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Apr. 01, 2011

Science Dad on the Sense of Balance

by Vince Harriman

Beckett learned to ride a bike this spring, so we've been talking a lot about his sense of balance. Learning to ride a bike is one of those strange activities that you just have to do in order to do it. How do you learn to balance? You just do it. I have spent many many hours on bikes over the years, but I can still remember the very first time I rode a bike as if it were yesterday. That very first ride ended in a crash, but it was thrilling, and after that I could ride a bike. In the midst of all the conversations Beckett and I have had about balancing on a bike, he somehow hit on the one question that could tie it all together -- "Why do surfers hold their arms out?"

Eyes Open

Eyes Closed

Surfing (and skateboarding, and razor-scootering, and roller-blading) is a lot like cycling -- you try and try and try to do it, and then you just do it. All of these activities are about balance, and balance is about one thing -- your brain trying to process where your body's center of gravity is. The way your brain does this is with a tiny bit of liquid deep inside your ear. Your inner ear has a structure called the semicircular canal -- actually a set of three tubes set at right angles to each other with hairs that sense the movement of the liquid. Tilt your head and the sensors tell your brain that your head is tilted. Tilt your whole body, and your sensors (along with your muscles) tell your brain that your whole body is tilted. Your body uses the information gathered in the inner ear and tells the muscles in your body what to do to remain upright. Your inner ear is constantly telling your brain where your center of gravity is, and what needs to be done to preserve an upright posture given the current state of your center of gravity.

Now the brain is amazingly sophisticated and very good at keeping people upright. Walking, running, even crawling and rolling over, the brain and inner ear sense the force of gravity and tell us what to do to maintain our posture. And most of the time, our body does it without our even being aware of it. But, why is learning a new way of balancing so scary and difficult? And why does a switch suddenly go off that let's us go in an instant from unbalanced to a state of balance? Part of it has nothing to do with the ears and everything to do with the eyes.

When Beckett was first learning to ride a bike, he was worried about crashing. I told him: "Look where you want to go, not where you are crashing or don't want to go. Look at the tree and you'll ride right into it." As soon as he stopped looking at the trees and fire hydrants and rocks, he was able to ride. As much work as our ears do to help our brain stay balanced, the eyes also give our brain a direct (and sometimes scary) input.

I asked a surfer friend what he could tell us about surfing, and the first thing he said was: "Don't look at your feet, look at the wave in front of you." If you want to learn how to balance -- whether on ice skates or a bike or a skateboard -- relax, look at the horizon, and let your ears and eyes do what they do.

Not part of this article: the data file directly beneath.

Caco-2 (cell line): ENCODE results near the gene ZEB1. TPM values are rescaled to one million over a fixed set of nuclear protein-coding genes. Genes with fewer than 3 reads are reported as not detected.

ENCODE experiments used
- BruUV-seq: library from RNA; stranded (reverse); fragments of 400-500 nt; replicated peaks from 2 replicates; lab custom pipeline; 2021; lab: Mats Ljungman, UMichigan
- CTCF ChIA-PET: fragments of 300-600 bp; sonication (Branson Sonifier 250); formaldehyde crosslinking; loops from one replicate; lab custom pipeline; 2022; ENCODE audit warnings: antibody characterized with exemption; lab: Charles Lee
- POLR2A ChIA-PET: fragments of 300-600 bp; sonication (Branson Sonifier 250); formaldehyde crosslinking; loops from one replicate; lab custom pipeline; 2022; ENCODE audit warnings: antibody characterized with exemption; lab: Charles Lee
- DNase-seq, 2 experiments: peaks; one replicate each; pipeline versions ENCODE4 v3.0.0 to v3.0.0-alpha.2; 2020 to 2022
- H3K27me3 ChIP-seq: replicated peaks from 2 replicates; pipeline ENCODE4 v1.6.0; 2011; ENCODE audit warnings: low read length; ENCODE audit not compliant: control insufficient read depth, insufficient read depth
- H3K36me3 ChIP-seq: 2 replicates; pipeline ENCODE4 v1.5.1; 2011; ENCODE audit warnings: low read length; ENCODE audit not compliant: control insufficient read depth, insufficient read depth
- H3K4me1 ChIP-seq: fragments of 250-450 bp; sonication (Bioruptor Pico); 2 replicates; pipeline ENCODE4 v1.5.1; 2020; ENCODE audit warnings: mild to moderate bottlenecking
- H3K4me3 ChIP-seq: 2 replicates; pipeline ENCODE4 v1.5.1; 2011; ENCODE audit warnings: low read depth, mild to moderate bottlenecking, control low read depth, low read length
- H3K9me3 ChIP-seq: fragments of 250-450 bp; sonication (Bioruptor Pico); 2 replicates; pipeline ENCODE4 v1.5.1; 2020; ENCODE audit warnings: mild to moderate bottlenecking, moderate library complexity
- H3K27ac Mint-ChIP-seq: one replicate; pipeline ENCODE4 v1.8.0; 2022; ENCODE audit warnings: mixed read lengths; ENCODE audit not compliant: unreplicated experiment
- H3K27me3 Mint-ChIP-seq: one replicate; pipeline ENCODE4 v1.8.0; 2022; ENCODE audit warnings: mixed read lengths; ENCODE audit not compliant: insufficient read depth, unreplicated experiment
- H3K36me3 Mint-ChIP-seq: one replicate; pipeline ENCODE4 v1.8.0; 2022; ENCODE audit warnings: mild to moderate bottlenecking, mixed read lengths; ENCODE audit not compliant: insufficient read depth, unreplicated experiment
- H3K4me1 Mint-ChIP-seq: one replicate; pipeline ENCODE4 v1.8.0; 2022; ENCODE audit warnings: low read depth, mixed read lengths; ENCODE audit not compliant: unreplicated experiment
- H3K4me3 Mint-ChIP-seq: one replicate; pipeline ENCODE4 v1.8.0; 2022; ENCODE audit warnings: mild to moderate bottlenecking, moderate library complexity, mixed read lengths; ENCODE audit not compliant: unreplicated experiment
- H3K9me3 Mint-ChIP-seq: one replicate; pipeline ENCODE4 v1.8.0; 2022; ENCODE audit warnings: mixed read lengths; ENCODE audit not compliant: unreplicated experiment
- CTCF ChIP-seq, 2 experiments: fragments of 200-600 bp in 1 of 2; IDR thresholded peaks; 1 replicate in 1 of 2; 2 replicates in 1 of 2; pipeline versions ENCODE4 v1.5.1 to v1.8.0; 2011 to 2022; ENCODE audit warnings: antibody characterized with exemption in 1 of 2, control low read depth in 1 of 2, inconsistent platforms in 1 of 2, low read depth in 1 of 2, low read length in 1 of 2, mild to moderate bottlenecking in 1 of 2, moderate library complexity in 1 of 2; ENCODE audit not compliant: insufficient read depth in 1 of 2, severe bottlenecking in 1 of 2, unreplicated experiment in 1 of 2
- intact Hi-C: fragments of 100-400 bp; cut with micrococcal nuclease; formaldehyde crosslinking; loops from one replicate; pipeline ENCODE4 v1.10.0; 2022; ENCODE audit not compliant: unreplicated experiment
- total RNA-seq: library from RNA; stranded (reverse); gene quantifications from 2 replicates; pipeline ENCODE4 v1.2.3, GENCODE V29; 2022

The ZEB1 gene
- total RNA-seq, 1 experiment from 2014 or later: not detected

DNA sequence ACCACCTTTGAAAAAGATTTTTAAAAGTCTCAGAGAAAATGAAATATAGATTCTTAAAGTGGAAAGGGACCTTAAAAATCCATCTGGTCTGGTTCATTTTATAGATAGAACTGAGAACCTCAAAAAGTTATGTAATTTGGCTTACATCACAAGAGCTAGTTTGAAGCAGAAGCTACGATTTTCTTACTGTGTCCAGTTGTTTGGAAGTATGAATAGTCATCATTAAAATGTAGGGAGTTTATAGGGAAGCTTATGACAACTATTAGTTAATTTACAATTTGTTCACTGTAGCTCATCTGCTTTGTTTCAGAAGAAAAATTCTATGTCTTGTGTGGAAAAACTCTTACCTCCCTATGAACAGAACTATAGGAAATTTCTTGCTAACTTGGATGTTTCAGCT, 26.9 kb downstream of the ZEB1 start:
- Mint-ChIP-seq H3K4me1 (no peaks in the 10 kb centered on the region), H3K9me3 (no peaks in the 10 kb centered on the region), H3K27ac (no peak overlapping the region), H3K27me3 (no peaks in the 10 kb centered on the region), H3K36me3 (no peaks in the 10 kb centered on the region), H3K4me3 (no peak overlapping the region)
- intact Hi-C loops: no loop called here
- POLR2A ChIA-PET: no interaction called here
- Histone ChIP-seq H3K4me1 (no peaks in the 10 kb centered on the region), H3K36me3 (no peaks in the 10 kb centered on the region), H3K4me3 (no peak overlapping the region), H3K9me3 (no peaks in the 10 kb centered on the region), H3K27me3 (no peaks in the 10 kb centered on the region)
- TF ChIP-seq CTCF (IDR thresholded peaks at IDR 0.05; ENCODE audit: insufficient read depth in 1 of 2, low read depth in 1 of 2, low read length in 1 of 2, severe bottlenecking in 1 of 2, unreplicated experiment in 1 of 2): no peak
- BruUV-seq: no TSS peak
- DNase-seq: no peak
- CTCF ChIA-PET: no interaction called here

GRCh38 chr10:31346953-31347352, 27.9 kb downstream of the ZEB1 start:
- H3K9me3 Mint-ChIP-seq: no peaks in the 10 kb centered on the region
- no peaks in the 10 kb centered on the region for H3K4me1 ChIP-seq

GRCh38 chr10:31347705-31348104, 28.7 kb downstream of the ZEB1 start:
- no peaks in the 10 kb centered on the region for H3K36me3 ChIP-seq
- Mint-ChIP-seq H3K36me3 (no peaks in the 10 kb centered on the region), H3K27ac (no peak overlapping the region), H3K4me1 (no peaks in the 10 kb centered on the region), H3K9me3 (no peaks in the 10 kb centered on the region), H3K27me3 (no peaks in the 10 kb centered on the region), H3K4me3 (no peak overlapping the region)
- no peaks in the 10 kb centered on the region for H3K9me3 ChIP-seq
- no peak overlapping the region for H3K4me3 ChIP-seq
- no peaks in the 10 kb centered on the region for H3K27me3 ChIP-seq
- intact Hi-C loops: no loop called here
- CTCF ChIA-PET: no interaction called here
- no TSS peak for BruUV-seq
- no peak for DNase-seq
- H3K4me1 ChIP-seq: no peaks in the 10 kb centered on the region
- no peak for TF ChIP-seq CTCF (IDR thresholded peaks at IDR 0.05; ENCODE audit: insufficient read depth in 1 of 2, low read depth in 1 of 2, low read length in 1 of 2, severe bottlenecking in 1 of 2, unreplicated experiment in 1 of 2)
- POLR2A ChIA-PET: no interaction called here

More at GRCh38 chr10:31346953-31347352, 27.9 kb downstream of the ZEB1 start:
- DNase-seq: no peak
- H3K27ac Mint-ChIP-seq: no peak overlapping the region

You can do a lot of things to trick your brain, both to improve your sense of balance, and to disturb your sense of balance. I have some fun experiments you can try below. Do them, then get on a helmet and get out and ride!

Experiments:

1. We started with a simple experiment to answer Beckett's question about surfers. I had him stand, put his hands at his side, and lean to one side as far as he could. He didn't get very far before he lifted a foot and began to tip over. Next, I had him put his arms out (like a surfer) and see how far he could lean over -- he was able to lean much farther. We did the same thing balanced on one leg. Sticking our arms out allows our bodies to make many slight adjustments to our center of gravity -- when our arms are at our sides, we're like a tree, either balanced or not. With our arms out, our bodies can make tiny adjustments that allow us to remain in balance.

2. Try leaning over forward as far as you can without bending your knees. You can use a measuring tape and a friend to see how far you can lean. Then stand with your back against a wall and see how far you can lean forward without bending your knees. You probably can't lean over nearly as far. Why?

3. Here is a very simple experiment: time how long you can balance on one leg. Then, time how long you can balance on one leg with your eyes closed. Even adults will find that they can't stay balanced as long with their eyes closed.

4. In a clear open space, spin around for thirty seconds and stop. How dizzy are you? Is it hard to stay balanced? Now spin around for thirty seconds with your eyes closed and keep them closed when you stop. It should be much harder to stay balanced. When you spin, you slosh the liquid in your ears around and when you stop, your eyes help you regain your balance while the liquid stops moving in your ears. When your eyes are closed, they can't help the brain process the signal from your ears.

5. Bend over at the waist -- again keeping your legs straight -- and see how far you can reach. Then bend forward, but kick one leg out behind you as you bend to act as a counter-balance. Your body (and ears and eyes) will adjust for you, and you should be able to lean farther forward with a leg out. You can also try this leaning over sideways.

About Vince Harriman

Science Dad, AKA Vince Harriman, is a freelance writer living in Annapolis. His two sons, Beckett-6 and Rowan-2 1/2 ask him 'why' approximately 6,542 times a day.

The views expressed are those of the author and are not necessarily those of Science Friday.

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